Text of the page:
Simply put, peer pressure is; the ability of people from the same social rank or age to influence another person’s decision making process. Although peer pressure is usually associated with teens, this type of influence is not confined to teenagers. Mature adults, teens, young adults, children, and even infants can be seen doing things in order to feel as though they are accepted by their peers.
Because the term peer pressure is most commonly used when referring to teenage children doing things that they would not normally do, it is often viewed as a negative influence. For example, when parents think about peer pressure, they frequently envision the boy from the “wrong side of the tracks” persuading their daughter to give up her virginity; or the local gang banger handing their innocent son his first joint. Although these stereotypical scenarios do happen, there are also forms of peer pressure; some even provide teenagers with constructive positive influences during their search for independence.
Positive Peer Pressure
Teens involved in sports, student politics, or even the chess club, are also being influenced by peer pressure. The desire to remain or become a part of any group will cause a teenager to strive to fit in, whether it means running the fastest mile, winning the spelling bee, or being the loudest cheerleader. The key to making peer pressure work in your favor as a parent is to stay involved in your child’s life. Know their friends, know where they go, and know what they do when they are gone. Don’t assume because your children are involved in positive religious or school groups that they are always doing the right thing.
Negative Peer Pressure
Teens are now, and have always been, under extreme pressure to “fit in” with a group that gives them much needed identity at this time in their lives. They have also become notorious for pulling a Jekyll and Hyde act on their parents. Many parents don’t even know that their football star is out slamming beers with the team on weekends or that their peppy cheerleader is binging and purging everyday to stay as slim and the other girls. Parents need to stay alert to all kinds of peer pressures, not just the obvious or stereotypical signs. Yes your child’s beginning to dress all in black, wearing crazy make-up and having wild colored hair is a cause for concern; but so is getting caught cheating on a test or lying about a friend to make themselves look better. These are all warning signs that your child’s self-identity so caught up in being a part of a certain group that they willing to give up common morals and values.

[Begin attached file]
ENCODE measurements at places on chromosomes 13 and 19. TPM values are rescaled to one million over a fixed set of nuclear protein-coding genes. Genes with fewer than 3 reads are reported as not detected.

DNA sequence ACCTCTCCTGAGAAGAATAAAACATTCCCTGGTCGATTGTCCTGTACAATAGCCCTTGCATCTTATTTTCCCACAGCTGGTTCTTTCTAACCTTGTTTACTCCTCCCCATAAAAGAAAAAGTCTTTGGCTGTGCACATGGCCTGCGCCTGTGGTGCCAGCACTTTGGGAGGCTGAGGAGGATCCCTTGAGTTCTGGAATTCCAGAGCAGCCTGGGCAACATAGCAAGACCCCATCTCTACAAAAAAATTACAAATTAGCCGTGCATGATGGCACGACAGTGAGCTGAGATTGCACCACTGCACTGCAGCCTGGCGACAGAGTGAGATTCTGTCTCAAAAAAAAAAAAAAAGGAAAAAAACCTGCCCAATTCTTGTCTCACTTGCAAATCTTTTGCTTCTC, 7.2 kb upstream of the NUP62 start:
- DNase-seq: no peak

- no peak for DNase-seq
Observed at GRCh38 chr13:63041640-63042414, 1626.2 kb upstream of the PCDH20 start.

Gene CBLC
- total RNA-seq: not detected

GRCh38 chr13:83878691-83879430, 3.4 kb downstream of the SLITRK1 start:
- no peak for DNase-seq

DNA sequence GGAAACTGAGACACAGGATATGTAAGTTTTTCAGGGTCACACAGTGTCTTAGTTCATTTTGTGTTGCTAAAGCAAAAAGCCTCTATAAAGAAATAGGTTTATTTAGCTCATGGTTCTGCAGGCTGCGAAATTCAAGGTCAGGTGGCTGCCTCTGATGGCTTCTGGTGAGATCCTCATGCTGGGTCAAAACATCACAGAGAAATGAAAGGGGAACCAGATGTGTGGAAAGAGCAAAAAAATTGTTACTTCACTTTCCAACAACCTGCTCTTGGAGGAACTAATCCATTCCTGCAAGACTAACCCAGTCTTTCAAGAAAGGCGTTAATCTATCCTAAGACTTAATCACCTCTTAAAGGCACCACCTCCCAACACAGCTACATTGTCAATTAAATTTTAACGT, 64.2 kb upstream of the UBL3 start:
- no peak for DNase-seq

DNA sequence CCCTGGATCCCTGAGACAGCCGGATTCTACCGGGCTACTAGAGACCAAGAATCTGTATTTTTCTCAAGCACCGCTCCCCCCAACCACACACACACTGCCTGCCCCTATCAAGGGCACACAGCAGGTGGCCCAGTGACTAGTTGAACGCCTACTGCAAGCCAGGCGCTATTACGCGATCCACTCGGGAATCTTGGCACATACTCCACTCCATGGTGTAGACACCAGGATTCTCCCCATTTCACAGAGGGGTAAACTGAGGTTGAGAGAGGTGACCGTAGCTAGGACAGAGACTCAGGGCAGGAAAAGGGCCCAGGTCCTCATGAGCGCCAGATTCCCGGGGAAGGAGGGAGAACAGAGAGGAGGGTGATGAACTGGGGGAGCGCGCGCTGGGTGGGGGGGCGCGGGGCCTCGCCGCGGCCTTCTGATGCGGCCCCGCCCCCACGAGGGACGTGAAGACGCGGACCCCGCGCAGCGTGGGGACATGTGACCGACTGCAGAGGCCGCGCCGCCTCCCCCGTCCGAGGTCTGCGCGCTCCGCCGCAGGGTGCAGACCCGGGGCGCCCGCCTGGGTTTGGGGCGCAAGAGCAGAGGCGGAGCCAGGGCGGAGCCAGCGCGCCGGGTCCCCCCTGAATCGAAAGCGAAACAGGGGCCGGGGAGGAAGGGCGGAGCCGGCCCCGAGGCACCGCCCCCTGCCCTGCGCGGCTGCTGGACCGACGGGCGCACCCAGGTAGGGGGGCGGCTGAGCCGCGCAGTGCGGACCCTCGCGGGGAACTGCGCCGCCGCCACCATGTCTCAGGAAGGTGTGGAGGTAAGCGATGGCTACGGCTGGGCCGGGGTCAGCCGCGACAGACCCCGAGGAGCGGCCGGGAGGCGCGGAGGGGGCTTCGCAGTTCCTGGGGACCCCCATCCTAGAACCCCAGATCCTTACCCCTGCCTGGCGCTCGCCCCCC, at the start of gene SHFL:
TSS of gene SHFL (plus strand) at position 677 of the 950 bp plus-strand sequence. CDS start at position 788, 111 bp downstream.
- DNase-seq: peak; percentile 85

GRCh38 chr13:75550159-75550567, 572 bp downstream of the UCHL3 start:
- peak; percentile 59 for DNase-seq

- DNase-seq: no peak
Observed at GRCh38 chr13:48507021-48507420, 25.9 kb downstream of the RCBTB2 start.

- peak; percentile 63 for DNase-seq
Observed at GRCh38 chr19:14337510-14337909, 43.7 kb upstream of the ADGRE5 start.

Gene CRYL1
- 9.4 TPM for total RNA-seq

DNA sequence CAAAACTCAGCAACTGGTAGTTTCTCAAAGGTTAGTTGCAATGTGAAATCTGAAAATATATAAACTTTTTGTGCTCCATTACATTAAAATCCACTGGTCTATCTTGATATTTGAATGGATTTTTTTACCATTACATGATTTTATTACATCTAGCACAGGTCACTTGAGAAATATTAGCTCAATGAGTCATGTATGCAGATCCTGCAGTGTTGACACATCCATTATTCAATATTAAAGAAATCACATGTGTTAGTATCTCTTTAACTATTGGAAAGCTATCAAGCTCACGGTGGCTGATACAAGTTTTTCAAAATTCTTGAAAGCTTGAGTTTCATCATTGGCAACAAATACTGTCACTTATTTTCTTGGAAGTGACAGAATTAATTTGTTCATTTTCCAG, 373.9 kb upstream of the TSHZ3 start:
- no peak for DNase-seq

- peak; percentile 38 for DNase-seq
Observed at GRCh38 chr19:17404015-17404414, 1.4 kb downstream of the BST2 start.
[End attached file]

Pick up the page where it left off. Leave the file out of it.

Controlling Peer Pressure
The best thing parents can do to control the influence of peer pressures on their teens is to be participants in their child’s life, everyday. Watch for slight changes in their dress, personality, or friends. Be vigilant in keeping in touch with teachers, they are more likely to notice changes in your child’s behavior or attitudes that may not be seen at home. Invite your children’s friends over to your house often. If they won’t come over, find out why. Meet their friend’s parents; chances are if you don’t like the parents, you won’t like their children.
If your child has a friend that drinks or is doing drugs, then your child is probably drinking or using drugs too. If you think your daughter’s friends dress too sexy and flirts with older men too often, take a good look in her closet. Chances are you will find a whole secret wardrobe that you would never let her wear.
Lay down the ground rules and enforce them. If you don’t enforce them you will send your children mixed messages. Once they know there is a chance they can get away with breaking the rules, it becomes worth the risk. For some easy to use Parent – Teen Behavior Contracts we recommend: www.parentcontracts.com.
Always remember that children look to their parents first for their identity. If you smoke and drink, expect your children to think that those behaviors are acceptable for them as well. Spend the time to discuss these issues with them, explain why you don’t want them doing as you do. Then enforce the rule! It will be harder because you will have to deal with the “you do it” remarks, but in the long run it will be worth the fight.
Finally, encourage a relationship with your child that focuses communication. Ask about what’s going on in their life. You may not always like the answers, but you will be in a position to help to make better choices.